Exploring alternative strategic management paradigms in high-growth ethnic and non-ethnic family firms

Exploring alternative strategic management paradigms in high-growth ethnic and non-ethnic family... The primary research question examined in this paper is whether ethnic and non-ethnic family firms in the United Kingdom differ in their strategy-making. The paper uses the typology of strategic decision-making produced by Whittington [(1993). What is strategy: and does it matter? New York: Routledge] to derive contrasting predictions of strategy-making by ethnic versus non-ethnic firms. Drawing on a questionnaire study of 76 high-growth family firms, and subsequent in-depth fieldwork with 40 of these, the findings show that the ethnic origin of the controlling family has a significant influence in determining the dominance of a particular strategy paradigm. However, successful high-growth family firms are not associated with any particular school of strategy. The influence of family bonding on strategy-making was greater in ethnic family firms than non-ethnic family firms. The advent of the second generation of South Asians in family firms, and closer integration of immigrant and host communities, has not altered these apparent differences. The findings challenge researchers on family firms to adopt a multiple perspective approach to strategy-making. http://www.deepdyve.com/assets/images/DeepDyve-Logo-lg.png Small Business Economics Springer Journals

Exploring alternative strategic management paradigms in high-growth ethnic and non-ethnic family firms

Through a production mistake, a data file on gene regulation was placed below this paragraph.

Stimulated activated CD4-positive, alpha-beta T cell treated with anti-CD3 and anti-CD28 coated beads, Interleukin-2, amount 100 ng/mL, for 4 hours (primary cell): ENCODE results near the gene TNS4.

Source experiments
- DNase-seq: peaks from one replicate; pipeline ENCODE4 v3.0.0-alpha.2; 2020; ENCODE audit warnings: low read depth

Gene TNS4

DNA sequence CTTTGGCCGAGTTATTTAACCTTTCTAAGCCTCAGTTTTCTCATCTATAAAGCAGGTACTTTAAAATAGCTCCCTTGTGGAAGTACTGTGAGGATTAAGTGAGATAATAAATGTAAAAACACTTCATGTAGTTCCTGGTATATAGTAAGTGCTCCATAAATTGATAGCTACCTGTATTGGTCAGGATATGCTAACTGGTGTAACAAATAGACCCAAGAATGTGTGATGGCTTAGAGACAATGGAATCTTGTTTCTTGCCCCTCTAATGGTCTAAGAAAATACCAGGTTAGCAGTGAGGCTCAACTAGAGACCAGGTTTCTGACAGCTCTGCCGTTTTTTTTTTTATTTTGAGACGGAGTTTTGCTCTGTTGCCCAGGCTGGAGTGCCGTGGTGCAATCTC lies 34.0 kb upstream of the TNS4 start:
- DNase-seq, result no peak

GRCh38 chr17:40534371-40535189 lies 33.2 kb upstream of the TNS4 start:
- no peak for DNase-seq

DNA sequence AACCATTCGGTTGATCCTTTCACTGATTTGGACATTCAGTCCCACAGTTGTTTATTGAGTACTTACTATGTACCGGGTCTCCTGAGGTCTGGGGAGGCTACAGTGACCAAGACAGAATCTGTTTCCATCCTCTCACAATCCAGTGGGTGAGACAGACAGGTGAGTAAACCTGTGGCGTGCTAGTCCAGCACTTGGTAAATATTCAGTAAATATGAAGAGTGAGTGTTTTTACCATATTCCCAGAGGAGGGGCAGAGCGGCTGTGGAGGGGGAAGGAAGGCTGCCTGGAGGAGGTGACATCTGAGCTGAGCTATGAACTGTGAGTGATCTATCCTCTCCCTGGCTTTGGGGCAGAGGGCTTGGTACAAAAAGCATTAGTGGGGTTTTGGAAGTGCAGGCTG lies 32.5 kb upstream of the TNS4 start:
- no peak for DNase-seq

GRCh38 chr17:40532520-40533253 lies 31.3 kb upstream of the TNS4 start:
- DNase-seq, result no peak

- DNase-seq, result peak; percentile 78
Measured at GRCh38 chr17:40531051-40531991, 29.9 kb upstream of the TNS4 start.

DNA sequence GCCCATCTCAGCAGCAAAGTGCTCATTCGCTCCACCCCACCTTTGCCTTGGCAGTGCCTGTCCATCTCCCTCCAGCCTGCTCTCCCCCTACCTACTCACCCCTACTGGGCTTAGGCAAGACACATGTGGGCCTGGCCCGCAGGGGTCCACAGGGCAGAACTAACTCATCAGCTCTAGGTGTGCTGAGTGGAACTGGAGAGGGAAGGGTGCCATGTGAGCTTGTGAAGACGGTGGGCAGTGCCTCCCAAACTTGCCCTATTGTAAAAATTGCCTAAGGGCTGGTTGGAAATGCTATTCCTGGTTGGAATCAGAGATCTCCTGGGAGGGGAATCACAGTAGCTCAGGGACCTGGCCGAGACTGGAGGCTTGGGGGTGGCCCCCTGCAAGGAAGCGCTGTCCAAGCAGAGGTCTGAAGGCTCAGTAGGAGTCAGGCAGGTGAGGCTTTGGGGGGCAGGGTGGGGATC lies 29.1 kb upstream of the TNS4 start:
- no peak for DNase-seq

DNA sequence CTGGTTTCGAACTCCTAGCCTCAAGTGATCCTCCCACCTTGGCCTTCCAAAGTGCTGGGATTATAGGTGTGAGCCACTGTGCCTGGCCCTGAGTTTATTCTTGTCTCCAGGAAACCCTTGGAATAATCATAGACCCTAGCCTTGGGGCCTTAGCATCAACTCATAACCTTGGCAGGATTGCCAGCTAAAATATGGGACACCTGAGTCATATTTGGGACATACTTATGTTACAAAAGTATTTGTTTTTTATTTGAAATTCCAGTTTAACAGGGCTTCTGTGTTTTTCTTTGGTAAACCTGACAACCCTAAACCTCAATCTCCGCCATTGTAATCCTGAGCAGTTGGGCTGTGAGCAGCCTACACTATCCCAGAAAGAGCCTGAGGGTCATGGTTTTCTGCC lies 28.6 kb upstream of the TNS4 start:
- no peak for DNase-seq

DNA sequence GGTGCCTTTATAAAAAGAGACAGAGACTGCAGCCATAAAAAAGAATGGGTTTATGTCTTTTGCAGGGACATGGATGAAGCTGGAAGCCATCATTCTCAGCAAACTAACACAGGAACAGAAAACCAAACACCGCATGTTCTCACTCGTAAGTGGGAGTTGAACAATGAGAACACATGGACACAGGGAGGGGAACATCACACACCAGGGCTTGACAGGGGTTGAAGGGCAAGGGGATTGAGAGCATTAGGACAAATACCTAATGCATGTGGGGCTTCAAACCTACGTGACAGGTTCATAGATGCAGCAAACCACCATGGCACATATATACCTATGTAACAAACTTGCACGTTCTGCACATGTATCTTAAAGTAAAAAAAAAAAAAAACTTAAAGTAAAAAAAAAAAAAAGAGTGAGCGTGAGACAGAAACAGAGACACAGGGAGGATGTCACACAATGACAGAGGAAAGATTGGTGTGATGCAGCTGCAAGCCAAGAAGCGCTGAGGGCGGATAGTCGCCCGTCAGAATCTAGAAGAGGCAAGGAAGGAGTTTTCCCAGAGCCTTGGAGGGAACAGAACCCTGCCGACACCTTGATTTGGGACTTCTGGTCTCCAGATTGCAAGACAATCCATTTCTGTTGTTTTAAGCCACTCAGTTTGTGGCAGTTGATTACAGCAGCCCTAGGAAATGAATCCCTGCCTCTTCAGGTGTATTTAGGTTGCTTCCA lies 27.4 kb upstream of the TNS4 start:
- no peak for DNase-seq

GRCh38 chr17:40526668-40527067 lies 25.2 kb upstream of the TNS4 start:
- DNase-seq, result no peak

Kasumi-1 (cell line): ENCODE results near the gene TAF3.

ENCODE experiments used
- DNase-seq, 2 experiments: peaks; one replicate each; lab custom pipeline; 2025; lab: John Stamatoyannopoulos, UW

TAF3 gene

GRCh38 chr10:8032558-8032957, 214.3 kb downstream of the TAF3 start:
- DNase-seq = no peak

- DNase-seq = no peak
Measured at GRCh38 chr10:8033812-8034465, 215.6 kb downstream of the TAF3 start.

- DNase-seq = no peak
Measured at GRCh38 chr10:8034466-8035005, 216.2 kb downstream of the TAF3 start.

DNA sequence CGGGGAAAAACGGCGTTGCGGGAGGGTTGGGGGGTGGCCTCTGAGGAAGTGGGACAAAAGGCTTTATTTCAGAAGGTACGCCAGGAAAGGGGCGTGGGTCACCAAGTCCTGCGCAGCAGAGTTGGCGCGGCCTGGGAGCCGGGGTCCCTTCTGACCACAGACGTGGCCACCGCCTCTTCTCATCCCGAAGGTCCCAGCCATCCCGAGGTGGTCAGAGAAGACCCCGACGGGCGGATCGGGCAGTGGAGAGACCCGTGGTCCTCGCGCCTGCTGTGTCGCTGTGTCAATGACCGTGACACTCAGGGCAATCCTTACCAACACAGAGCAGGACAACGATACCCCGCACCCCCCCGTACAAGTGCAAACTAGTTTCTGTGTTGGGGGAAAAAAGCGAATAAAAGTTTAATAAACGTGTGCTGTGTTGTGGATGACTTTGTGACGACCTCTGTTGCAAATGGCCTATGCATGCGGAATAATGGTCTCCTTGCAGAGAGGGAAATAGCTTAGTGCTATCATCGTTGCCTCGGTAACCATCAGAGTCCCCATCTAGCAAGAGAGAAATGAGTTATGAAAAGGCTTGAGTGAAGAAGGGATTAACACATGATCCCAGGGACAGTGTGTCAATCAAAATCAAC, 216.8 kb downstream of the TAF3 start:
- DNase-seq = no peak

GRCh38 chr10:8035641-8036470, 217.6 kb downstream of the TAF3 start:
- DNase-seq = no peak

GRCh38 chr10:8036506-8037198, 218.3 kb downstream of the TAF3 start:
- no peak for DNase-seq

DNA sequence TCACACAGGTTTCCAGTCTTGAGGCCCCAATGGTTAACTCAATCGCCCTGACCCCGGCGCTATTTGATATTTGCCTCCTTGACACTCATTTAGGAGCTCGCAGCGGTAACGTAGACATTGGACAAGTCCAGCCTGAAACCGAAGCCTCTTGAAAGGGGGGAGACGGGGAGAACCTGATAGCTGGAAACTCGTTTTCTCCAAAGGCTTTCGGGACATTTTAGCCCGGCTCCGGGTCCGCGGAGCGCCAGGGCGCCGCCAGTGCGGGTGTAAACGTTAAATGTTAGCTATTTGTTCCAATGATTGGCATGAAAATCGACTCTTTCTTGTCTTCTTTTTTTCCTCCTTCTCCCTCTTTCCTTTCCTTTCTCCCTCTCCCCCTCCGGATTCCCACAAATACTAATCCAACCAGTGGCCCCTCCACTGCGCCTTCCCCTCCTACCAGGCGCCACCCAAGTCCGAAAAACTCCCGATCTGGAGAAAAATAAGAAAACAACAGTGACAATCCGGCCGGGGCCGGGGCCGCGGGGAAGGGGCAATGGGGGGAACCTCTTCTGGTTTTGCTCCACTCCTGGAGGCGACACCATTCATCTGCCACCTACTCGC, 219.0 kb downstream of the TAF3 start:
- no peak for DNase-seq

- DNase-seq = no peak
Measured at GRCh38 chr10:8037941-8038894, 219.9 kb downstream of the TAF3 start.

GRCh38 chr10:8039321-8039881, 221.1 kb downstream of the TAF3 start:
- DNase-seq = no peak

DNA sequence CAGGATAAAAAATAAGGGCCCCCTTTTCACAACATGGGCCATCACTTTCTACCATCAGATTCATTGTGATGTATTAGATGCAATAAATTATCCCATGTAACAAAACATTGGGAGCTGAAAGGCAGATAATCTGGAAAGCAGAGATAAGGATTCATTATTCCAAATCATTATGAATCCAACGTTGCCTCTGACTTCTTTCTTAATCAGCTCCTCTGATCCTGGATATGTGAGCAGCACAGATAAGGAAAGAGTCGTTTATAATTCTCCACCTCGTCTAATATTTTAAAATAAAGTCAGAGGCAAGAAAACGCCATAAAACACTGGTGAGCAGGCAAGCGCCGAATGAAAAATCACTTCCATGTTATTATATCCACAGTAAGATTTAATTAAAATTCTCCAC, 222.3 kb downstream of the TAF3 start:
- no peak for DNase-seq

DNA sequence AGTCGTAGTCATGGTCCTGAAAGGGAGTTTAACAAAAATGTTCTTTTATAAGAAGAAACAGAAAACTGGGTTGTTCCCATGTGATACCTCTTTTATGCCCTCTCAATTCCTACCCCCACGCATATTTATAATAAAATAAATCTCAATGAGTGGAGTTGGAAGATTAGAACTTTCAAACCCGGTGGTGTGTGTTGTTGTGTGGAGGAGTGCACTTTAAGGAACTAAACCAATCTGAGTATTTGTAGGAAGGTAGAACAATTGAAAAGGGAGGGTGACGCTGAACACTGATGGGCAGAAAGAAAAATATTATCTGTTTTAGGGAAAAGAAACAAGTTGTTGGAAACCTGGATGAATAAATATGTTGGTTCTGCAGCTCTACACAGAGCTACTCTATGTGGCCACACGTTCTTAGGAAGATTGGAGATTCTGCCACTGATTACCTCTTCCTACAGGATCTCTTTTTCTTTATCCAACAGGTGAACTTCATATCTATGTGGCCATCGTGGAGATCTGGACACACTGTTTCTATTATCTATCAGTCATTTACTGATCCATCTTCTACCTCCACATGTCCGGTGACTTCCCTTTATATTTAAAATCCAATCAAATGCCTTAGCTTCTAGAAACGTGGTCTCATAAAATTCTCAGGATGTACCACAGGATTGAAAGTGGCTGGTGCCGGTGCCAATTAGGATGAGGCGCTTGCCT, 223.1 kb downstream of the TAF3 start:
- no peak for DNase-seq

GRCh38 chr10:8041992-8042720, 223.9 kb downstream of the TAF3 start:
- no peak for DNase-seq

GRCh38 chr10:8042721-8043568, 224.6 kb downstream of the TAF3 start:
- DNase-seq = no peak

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Publisher
Springer Journals
Copyright
Copyright © 2007 by Springer Science+Business Media, LLC
Subject
Business and Management; Management; Microeconomics; Entrepreneurship; Industrial Organization
ISSN
0921-898X
eISSN
1573-0913
D.O.I.
10.1007/s11187-007-9064-z
Publisher site
See Article on Publisher Site

Abstract

The primary research question examined in this paper is whether ethnic and non-ethnic family firms in the United Kingdom differ in their strategy-making. The paper uses the typology of strategic decision-making produced by Whittington [(1993). What is strategy: and does it matter? New York: Routledge] to derive contrasting predictions of strategy-making by ethnic versus non-ethnic firms. Drawing on a questionnaire study of 76 high-growth family firms, and subsequent in-depth fieldwork with 40 of these, the findings show that the ethnic origin of the controlling family has a significant influence in determining the dominance of a particular strategy paradigm. However, successful high-growth family firms are not associated with any particular school of strategy. The influence of family bonding on strategy-making was greater in ethnic family firms than non-ethnic family firms. The advent of the second generation of South Asians in family firms, and closer integration of immigrant and host communities, has not altered these apparent differences. The findings challenge researchers on family firms to adopt a multiple perspective approach to strategy-making.

Journal

Small Business EconomicsSpringer Journals

Published: Jul 6, 2007

References

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